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E.g.

I knew that although he had a problem we could still work through it.

` OR

I knew that although he had a problem, we could still work through it.

Usually, when using conjunctive adverbs, I've always put a comma there, but it looks strange to me with a relative dependent clause, and now I'm rethinking the whole thing.

I knew because although we wanted to work through it, it wasn't working.

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    Commas mark intonation curves, not grammar. If you hear it, use it; if not, don't. – John Lawler Apr 10 at 21:51
  • Hi, Toss, and welcome to EL&U. Notice that I edited your Q to use block quotes. It is preferred here, rather than markdown. You can always roll back if you do not like it. – Cascabel Apr 10 at 22:03
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    Sorry to say so, Mr Lawler, but I disagree with you completely. Very often the presence or absence of a comma changes the grammar and therefore potentially the meaning of a sentence. Clarifying meaning through indicating grammar is the primary function of the comma (well, that and lists). Using them to mark intonation curves is a decorative application of them which can and does result in miscommunication. – EditingFrank Apr 11 at 0:51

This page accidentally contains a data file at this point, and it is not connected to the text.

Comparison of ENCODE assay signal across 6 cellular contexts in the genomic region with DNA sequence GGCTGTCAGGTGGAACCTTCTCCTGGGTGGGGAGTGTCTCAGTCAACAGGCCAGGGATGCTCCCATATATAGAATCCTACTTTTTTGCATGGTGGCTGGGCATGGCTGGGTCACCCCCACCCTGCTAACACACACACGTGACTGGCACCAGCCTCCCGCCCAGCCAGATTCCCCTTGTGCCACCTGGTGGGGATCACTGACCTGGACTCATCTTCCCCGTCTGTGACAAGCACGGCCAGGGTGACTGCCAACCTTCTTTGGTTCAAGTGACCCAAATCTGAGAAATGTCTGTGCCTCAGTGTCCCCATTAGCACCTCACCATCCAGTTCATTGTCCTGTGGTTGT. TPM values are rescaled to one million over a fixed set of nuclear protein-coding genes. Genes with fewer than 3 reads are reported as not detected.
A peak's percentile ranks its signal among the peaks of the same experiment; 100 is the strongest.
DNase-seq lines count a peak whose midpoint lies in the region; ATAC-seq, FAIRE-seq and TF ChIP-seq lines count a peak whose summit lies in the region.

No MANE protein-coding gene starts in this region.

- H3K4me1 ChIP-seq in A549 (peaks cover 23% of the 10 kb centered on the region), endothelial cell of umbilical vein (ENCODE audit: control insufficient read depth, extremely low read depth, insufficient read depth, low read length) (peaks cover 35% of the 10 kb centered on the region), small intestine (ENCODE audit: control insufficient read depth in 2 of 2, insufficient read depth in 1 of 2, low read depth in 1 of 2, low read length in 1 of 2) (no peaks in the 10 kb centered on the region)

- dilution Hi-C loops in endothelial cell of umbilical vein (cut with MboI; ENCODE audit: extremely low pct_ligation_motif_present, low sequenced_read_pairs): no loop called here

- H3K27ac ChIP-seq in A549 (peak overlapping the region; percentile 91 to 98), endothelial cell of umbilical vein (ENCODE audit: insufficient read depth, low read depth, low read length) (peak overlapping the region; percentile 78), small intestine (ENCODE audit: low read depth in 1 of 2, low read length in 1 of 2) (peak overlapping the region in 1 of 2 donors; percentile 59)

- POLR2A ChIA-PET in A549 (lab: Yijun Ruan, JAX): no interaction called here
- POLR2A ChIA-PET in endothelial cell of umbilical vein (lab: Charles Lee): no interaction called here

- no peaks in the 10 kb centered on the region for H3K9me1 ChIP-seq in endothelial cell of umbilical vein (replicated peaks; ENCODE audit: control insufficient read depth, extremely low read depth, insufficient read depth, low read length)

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In your example, you don't actually have three clauses. Your primary sentence is "I knew that we could still work through it."

"...although he had a problem..." is the only secondary clause in the example. You could put it at the beginning or the end of the sentence, or in the middle as you did. It needs to be demarcated by commas, wherever you put it. If you put it in the middle, as you did, you need two commas. So it should really be:

I knew that, although he had a problem, we could still work through it.

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